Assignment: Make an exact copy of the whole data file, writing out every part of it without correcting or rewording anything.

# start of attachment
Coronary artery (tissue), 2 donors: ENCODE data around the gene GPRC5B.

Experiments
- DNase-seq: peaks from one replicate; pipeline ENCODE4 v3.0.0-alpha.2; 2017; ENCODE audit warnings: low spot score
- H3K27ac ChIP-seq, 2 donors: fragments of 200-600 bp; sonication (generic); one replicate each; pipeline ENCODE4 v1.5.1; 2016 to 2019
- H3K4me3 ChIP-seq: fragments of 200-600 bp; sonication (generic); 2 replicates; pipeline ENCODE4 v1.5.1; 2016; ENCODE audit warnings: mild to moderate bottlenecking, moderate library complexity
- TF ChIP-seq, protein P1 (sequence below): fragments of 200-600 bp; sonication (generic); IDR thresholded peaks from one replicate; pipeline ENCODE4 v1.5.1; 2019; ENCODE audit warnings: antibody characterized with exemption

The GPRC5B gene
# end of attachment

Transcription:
Coronary artery (tissue), 2 donors: ENCODE data around the gene GPRC5B.

Experiments
- DNase-seq: peaks from one replicate; pipeline ENCODE4 v3.0.0-alpha.2; 2017; ENCODE audit warnings: low spot score
- H3K27ac ChIP-seq, 2 donors: fragments of 200-600 bp; sonication (generic); one replicate each; pipeline ENCODE4 v1.5.1; 2016 to 2019
- H3K4me3 ChIP-seq: fragments of 200-600 bp; sonication (generic); 2 replicates; pipeline ENCODE4 v1.5.1; 2016; ENCODE audit warnings: mild to moderate bottlenecking, moderate library complexity
- TF ChIP-seq, protein P1 (sequence below): fragments of 200-600 bp; sonication (generic); IDR thresholded peaks from one replicate; pipeline ENCODE4 v1.5.1; 2019; ENCODE audit warnings: antibody characterized with exemption

The GPRC5B gene